On Tuesday, the Hollywood Studios and the actor’s union, SAG-AFTRA, met once again to try to resolve the actor’s strike, following the studios walking out of the last meeting two weeks ago, over a request by the actor’s union to get 2% of all streaming services (including Disney+ and Hulu) revenue to pay its actors more bonuses.
The meeting was held at the Guild’s Wilshire Blvd headquarters Tuesday and was attended by Disney’s Bob Iger, NBCUniversal’s Donna Langley, Warner Bros Discovery’s David Zaslav and Netflix’s Ted Sarandos in addition to SAG-AFTRA president Fran Drescher, chief negotiator Duncan Crabtree-Ireland, chief contracts officer Ray Rodriguez and others.
The actor’s union began its strike in July and is fighting with the studios to get better working conditions, protection against artificial intelligence and better pay. Once the writer’s strike was resolved, the studio’s attention was shifted to getting the actor’s strike over, and the two sides have negotiated improvements on many of the issues addressed by the actors union. However, there are still two critical sticky points, AI and getting a slice of streaming services revenue.
The studios have indicated that the demand for 2% of all streaming revenue is a non-starter, with Netflix’s CEO Ted Sarandos stating publically that this would be a levy on every Netflix subscriber. SAG-AFTRA say this would cost just 57 center per year per subscriber, which is why when the counter offer was made by the actor’s union, the studios got infuriated with the last minute demand, so the actor’s union did counter with just 1% of the streaming revenue, but the studio CEO walked out. Resulting in weeks of lost negotiations.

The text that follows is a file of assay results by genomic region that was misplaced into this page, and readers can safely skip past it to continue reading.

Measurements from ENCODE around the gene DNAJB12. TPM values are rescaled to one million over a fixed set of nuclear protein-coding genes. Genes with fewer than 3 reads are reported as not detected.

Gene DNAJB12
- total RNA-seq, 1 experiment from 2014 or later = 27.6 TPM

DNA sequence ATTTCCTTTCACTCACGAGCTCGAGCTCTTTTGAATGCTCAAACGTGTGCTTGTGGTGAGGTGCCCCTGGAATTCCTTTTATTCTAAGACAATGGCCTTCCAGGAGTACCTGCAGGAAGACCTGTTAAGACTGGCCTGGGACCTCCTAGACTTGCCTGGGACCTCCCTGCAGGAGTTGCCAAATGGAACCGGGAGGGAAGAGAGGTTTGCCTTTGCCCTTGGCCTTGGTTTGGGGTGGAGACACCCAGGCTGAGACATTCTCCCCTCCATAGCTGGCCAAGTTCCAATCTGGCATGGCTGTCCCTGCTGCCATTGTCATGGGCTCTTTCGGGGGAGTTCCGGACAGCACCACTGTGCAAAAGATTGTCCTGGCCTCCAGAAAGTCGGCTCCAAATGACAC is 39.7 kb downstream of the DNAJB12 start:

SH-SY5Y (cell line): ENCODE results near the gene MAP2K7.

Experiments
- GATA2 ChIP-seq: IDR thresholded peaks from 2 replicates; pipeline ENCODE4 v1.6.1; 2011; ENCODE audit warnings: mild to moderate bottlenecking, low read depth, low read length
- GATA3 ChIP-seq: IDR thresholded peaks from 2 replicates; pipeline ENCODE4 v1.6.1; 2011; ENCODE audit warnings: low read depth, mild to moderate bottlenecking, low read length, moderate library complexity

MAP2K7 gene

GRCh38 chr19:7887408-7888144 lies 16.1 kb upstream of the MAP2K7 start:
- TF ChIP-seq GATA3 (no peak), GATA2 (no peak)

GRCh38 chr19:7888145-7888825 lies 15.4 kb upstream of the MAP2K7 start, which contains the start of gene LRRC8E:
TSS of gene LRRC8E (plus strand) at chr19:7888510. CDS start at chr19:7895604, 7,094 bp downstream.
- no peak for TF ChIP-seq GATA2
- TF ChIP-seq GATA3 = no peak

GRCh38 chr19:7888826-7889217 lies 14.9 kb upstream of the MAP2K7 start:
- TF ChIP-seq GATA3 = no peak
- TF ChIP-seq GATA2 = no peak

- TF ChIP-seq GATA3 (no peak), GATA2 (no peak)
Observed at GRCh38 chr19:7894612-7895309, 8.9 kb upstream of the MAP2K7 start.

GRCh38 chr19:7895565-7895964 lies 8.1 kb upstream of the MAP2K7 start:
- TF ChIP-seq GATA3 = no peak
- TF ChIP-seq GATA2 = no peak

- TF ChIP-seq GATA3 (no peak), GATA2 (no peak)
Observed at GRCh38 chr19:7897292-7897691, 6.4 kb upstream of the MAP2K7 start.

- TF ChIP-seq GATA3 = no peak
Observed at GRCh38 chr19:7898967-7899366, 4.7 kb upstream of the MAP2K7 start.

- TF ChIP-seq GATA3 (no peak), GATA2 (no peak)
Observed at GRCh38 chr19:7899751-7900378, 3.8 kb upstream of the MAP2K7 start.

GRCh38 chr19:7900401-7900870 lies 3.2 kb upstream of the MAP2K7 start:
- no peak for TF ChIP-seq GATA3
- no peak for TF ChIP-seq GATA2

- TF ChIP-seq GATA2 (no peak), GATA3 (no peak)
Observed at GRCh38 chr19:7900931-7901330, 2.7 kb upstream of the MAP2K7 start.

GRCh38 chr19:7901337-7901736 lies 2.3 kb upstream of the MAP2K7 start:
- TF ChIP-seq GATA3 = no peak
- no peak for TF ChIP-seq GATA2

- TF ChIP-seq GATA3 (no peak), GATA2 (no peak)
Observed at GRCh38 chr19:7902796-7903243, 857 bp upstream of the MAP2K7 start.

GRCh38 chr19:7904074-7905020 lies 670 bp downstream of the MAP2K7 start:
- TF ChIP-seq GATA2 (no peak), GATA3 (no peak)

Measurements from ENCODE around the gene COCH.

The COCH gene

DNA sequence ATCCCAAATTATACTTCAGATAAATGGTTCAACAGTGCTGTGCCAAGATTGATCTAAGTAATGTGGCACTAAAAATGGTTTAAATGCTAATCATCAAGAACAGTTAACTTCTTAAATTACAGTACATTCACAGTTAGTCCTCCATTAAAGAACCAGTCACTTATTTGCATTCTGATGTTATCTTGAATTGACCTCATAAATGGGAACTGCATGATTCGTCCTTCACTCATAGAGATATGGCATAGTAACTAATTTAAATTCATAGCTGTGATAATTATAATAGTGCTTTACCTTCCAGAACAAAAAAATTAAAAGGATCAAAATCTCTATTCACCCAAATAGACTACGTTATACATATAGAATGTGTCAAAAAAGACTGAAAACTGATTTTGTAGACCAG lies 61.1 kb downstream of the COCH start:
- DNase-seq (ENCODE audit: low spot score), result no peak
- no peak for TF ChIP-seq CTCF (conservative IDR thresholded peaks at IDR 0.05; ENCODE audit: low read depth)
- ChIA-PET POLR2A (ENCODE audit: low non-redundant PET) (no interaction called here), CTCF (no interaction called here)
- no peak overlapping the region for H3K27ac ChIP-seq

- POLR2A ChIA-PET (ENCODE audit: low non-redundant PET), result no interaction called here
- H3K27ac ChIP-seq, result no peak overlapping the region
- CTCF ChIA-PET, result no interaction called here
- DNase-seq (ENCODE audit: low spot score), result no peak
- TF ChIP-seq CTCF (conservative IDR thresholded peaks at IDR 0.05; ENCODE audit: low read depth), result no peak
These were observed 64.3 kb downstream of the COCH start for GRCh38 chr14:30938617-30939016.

In a statement SAG-AFTRA said:
Today, the CEOs came back to the table. We are scheduled to continue talks with them tomorrow.
We will continue to provide updates with you directly. Remember – don’t believe anything you read in the press unless it comes directly from us.
Keep showing up on the picket lines and make your voices heard around the country.
In solidarity and gratitude,
Your TV/Theatrical Negotiating Committee
As with any situation, there are two sides to the story, with SAG using social media to try to keep its members and the public on their side, while the studios tend to have their options on the current situation “leaked” out through the major trades, to also persuade the public and other people within the industry that the problems are coming from the other side. So any news coming from either side, should be viewed as skewed.
Hopefully, the negotiations between the union and the studios will continue, without any more threats of walking away as the industry has been suffering since the start of May with reduced production, which has put many people out of work and for the public, we will see a big impact over the next year with less scripted programming on streaming services like Disney+ and Hulu.
Do you think the strike will be resolved soon? Let us know on social media!